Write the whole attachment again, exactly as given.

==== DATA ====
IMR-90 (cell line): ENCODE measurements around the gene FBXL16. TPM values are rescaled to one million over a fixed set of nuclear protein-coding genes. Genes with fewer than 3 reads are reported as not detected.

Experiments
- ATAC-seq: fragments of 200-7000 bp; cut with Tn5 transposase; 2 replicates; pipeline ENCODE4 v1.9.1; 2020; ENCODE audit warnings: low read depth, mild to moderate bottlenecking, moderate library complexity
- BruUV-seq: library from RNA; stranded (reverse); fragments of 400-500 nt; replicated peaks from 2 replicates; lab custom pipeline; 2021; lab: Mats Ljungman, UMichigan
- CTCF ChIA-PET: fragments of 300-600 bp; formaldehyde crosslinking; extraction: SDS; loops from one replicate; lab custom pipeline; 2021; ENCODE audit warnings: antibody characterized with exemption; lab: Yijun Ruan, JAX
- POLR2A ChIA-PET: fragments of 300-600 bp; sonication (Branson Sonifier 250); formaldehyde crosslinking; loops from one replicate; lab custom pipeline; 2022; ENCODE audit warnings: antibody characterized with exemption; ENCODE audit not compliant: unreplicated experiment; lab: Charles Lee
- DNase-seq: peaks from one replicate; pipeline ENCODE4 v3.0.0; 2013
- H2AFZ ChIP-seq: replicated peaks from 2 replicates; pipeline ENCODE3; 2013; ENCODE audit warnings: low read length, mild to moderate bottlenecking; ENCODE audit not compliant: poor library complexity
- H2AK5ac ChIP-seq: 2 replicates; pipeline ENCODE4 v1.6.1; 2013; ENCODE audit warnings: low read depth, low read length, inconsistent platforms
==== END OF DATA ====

IMR-90 (cell line): ENCODE measurements around the gene FBXL16. TPM values are rescaled to one million over a fixed set of nuclear protein-coding genes. Genes with fewer than 3 reads are reported as not detected.

Experiments
- ATAC-seq: fragments of 200-7000 bp; cut with Tn5 transposase; 2 replicates; pipeline ENCODE4 v1.9.1; 2020; ENCODE audit warnings: low read depth, mild to moderate bottlenecking, moderate library complexity
- BruUV-seq: library from RNA; stranded (reverse); fragments of 400-500 nt; replicated peaks from 2 replicates; lab custom pipeline; 2021; lab: Mats Ljungman, UMichigan
- CTCF ChIA-PET: fragments of 300-600 bp; formaldehyde crosslinking; extraction: SDS; loops from one replicate; lab custom pipeline; 2021; ENCODE audit warnings: antibody characterized with exemption; lab: Yijun Ruan, JAX
- POLR2A ChIA-PET: fragments of 300-600 bp; sonication (Branson Sonifier 250); formaldehyde crosslinking; loops from one replicate; lab custom pipeline; 2022; ENCODE audit warnings: antibody characterized with exemption; ENCODE audit not compliant: unreplicated experiment; lab: Charles Lee
- DNase-seq: peaks from one replicate; pipeline ENCODE4 v3.0.0; 2013
- H2AFZ ChIP-seq: replicated peaks from 2 replicates; pipeline ENCODE3; 2013; ENCODE audit warnings: low read length, mild to moderate bottlenecking; ENCODE audit not compliant: poor library complexity
- H2AK5ac ChIP-seq: 2 replicates; pipeline ENCODE4 v1.6.1; 2013; ENCODE audit warnings: low read depth, low read length, inconsistent platforms